Mycobacterium bovis bacillus Calmette-Guérin (BCG) is the only approved vaccine to date against tuberculosis (TB) and the most widely distributed attenuated bacterial vaccine [10, 11]. Despite BCG is among the most widely used vaccines throughout the world, TB still poses a serious global health threat. Whereas BCG is believed to protect newborn and young children against early manifestations of TB, its efficacy against pulmonary TB in adults is still a subject of debate [12] and was reported to wane with time since vaccination [13]. Moreover, the viable nature of BCG makes it partly unsafe in case of immunocompromised individuals. This highlights the need to develop a more effective, safe, and reliable vaccine against TB [14]. One of weak points of BCG vaccination is that the vaccination cannot induce strong CD8+ T-cell responses. In contrast to M. tuberculosis, growth of BCG is not affected in mice lacking β2-microglobulin [15, 16]. The weak CD8+ T-cell responses by BCG vaccination may be caused by weak invasiveness of BCG compared with M. tuberculosis. In order to enhance CD8+ T-cell responses by BCG, Kaufmann’s group reported recombinant BCG strain harboring listeriolysin O (LLO; LLO) derived from L. monocytogenes [17]. LLO is a pore-forming sulfhydryl-activated cytolysin and is essential for the release of L. monocytogenes from phagosomal vacuoles into the cytoplasm of host cells. Although recombinant BCG strain expressing LLO did not egress into the cytoplasmic compartment of host cells, it improved MHC class I presentation of cophagocytosed ovalbumin as compared with wild-type BCG strain. Further, they developed urease C-deficient BCG [18]. Urease C deficiency inhibits to increase an intraphagosomal pH and facilitates LLO activity. They found that LLO promotes antigen translocation into the cytoplasm and enhance not only CD8+ T-cell responses via cross-priming mechanisms, but also the apoptosis of infected macrophages. One of other well-studied recombinant BCG is BCG overexpressing antigen 85B (Ag85B) gene (rBCG30) [19]. Ag85B is one of the major secreted proteins in Mycobacteria and the overexpressing BCG elicits more effective protective immunity against M. tuberculosis challenge.

In addition to recombinant BCG, a variety of live attenuated M. tuberculosis strains have been reported. Several strategies are being pursued to develop the attenuated strains, which include auxotrophs (strains that are able to grow only in supplementation of particular nutrients) and mutants that have deletions in virulence genes such as RD1 (region of deletion-1) genes.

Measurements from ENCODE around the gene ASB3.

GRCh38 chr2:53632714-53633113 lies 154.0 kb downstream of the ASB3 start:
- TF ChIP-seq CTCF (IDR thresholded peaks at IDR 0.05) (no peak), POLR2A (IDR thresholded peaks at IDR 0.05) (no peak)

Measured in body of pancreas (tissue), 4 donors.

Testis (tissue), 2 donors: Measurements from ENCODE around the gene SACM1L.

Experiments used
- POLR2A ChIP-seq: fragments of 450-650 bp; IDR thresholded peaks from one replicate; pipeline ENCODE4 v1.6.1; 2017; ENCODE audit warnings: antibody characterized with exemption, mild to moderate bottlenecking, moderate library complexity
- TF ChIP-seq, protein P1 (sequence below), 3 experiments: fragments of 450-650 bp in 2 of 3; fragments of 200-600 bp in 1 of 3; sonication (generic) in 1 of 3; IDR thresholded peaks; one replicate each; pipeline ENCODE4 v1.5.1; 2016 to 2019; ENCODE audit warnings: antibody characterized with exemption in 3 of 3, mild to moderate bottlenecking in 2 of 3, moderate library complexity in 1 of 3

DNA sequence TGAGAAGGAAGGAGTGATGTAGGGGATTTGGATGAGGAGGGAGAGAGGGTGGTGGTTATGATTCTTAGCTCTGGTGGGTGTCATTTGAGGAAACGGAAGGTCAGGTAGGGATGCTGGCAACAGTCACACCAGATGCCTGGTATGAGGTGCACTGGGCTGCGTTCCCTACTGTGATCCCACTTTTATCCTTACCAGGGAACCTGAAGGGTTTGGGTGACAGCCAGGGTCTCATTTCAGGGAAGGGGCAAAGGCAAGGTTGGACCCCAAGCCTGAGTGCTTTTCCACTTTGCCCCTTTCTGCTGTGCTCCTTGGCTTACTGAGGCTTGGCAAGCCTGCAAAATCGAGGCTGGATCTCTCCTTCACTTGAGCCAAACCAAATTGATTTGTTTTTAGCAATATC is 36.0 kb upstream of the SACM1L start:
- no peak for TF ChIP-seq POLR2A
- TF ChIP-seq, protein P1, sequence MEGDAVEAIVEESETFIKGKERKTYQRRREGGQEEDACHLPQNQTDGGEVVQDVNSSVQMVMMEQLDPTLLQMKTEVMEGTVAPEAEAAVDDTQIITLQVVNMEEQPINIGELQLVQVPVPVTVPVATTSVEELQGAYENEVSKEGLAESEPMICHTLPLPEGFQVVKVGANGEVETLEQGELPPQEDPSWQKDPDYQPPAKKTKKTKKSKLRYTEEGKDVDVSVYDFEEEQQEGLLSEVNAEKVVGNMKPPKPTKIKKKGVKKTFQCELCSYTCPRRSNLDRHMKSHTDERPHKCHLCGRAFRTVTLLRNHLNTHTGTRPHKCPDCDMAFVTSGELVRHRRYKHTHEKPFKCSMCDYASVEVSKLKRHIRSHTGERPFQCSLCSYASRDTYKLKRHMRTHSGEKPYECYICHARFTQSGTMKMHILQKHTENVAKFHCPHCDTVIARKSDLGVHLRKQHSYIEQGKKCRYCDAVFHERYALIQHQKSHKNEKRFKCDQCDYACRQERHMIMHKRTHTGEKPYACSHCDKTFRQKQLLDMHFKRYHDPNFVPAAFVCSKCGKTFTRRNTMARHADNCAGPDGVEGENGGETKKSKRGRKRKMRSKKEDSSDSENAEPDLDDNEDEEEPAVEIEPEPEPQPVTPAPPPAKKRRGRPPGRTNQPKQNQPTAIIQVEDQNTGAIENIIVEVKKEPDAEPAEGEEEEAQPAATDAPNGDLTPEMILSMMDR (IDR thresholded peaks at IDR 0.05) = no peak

Recombinant attenuated Salmonella strains have also been examined for vaccines against M. tuberculosis. Wang et al. [20] reported that orogastrical immunization of BALB/c mine by a live attenuated Salmonella Typhimurium strain harboring the M. tuberculosis ESAT6 (early secreted antigenic target 6-kDa protein)-Ag85B fusion gene or combination of this vaccine with BCG vaccine induced strong Ag85B-specific mucosal humoral and cellular immune responses including effector CD8+ T-cell responses and exerted high protective efficacy in mice against M. tuberculosis challenge. Cross-priming mechanisms may occur for the CD8+ T-cell responses by these recombinant Salmonella vaccines.

5. DNA Vaccination

DNA vaccination is a method by which target antigen genes are directly introduced into host cells. The vaccination strategy is categorized into two groups (Figure 1). One is the so-called naked DNA vaccination. Eukaryotic expression plasmids encoding target antigen genes are used for this strategy. Immunization methods for the naked DNA vaccines are intramuscular injections, gene gun bombardment of DNA-coated gold particles into the epidermis, intradermal DNA immunization [21], and topical application of DNA vaccines [22]. The other is carrier-mediated DNA vaccination. Liposomes, microparticle encapsulation, and attenuated bacteria have been examined as carriers of DNA (reviewed in [23, 24]). Here we briefly review naked DNA vaccination and attenuated bacteria carrier DNA vaccination for the induction of CD8+ T cells specific for intracellular bacterial infections.

fig1
Figure 1: DNA vaccination system. (a) Naked DNA vaccination. Eukaryotic expression plasmids that have a strong enhancer/promoter such as cytomegalovirus immediate-early promoter/enhancer are used as DNA vaccines. Naked DNA vaccination carried out by needle injection (intramuscular, subcutaneous), gene gun bombardment, or topical application to skin. (b) Live attenuated bacteria carrier DNA vaccination. Live attenuated intracellular bacteria, such as Listeria, Shigella, or Salmonella, are used as carriers of DNA vaccines. They were given orally or parenterally (needle injection).
5.1. Naked DNA Vaccination